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Notes
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Annals by Tacitus
Translated by Alfred John Church and William Jackson Brodribb
Book I Chapter 17: Revolt in Pannonia. Speech of Percennius[AD 14]
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At last, when there were others ready to be abettors of a mutiny, he [Note 1], asked, in the tone of a demagogue, why, like slaves, they submitted to a few centurions and still fewer tribunes. When, he said, will you dare to demand relief, if you do not go with your prayers or arms to a new and yet tottering throne? We have blundered enough by our tameness for so many years, in having to endure thirty or forty campaigns till we grow old, most of us with bodies maimed by wounds. Even dismissal is not the end of our service, but, quartered under a legion's standard we toil through the same hardships under another title. If a soldier survives so many risks, he is still dragged into remote regions where, under the name of lands, he receives soaking swamps or mountainous wastes. Assuredly, military service itself is burdensome and unprofitable; ten ases a day is the value set on life and limb; out of this, clothing, arms, tents, as well as the mercy of centurions and exemptions from duty have to be purchased. But indeed of floggings and wounds, of hard winters, wearisome summers, of terrible war, or barren peace, there is no end. Our only relief can come from military life being entered on under fixed conditions, from receiving each the pay of a denarius, and from the sixteenth year terminating our service. We must be retained no longer under a standard, but in the same camp a compensation in money must be paid us. Do the praetorian cohorts which have just got their two denarii per man, and which after sixteen years are restored to their homes, encounter more perils? We do not disparage the guards of the capital; still, here amid barbarous tribes we have to face the enemy from our tents.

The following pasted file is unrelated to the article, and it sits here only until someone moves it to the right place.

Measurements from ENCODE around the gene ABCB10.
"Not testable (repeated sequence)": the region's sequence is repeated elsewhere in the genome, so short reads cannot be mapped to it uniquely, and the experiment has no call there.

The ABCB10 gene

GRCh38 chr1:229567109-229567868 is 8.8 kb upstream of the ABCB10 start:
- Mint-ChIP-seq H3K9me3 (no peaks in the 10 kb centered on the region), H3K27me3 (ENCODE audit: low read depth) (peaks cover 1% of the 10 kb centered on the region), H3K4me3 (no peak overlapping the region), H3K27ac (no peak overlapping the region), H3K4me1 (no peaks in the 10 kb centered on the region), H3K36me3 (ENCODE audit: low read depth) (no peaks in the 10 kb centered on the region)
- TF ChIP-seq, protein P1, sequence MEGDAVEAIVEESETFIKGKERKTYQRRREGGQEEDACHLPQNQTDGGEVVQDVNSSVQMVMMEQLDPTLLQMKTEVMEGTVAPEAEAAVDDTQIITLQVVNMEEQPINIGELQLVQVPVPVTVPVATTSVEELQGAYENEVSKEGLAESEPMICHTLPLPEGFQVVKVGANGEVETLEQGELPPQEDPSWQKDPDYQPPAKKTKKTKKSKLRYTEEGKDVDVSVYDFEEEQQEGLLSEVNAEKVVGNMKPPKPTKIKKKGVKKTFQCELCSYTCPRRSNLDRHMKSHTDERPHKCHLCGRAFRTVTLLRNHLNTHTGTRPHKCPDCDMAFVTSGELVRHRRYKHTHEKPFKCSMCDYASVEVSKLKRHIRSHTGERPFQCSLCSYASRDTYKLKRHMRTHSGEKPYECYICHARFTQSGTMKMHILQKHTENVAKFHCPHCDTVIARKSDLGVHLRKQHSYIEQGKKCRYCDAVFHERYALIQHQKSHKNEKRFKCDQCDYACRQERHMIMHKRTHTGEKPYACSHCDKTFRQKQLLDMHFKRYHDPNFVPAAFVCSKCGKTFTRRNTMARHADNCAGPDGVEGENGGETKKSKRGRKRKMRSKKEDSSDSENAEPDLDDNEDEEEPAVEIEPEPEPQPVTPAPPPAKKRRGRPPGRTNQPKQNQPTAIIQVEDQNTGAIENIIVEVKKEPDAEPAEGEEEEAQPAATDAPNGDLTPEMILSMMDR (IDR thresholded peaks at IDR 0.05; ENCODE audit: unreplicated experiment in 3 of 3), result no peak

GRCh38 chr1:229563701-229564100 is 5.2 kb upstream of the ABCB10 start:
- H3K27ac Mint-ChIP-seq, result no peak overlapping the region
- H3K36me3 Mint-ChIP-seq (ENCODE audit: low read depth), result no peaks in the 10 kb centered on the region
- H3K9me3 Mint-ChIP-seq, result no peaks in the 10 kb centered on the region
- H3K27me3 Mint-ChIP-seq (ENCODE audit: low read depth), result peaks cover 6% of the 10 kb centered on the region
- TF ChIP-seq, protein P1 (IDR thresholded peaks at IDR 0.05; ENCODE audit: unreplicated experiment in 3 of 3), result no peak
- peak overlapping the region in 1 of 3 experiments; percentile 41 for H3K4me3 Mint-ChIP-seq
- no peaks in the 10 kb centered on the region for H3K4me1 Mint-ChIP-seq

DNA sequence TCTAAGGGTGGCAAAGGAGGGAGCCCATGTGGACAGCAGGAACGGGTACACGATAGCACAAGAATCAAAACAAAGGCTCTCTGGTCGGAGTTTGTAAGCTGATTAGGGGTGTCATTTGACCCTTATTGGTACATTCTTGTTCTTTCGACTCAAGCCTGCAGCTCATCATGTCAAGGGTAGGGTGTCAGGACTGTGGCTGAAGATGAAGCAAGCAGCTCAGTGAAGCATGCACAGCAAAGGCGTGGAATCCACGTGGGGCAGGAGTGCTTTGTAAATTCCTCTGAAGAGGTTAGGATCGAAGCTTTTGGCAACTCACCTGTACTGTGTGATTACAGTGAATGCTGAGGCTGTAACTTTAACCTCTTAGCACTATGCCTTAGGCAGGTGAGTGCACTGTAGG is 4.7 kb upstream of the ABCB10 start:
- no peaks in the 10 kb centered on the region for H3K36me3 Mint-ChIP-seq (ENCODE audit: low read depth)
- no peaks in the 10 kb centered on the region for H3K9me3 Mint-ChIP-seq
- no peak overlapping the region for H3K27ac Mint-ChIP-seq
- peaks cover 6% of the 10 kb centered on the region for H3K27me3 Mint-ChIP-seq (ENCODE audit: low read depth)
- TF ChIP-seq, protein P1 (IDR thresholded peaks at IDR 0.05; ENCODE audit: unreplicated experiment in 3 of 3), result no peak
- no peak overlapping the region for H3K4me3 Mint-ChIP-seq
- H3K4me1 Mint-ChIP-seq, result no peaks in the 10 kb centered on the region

Note 1: he = Percennius

Event: Revolt in Pannonia



Notes:
Standard:When an army was in camp, they were fixed in the ground, each marking the station of the cohort to which it belonged; when they were taken up it was the signal for breaking up the camp and commencing the march.
As:It is supposed to have been originally equivalent to 1 lb. avoirdupois of copper, was now probably one-sixth of that weight. Copper was the only metal then used as currency.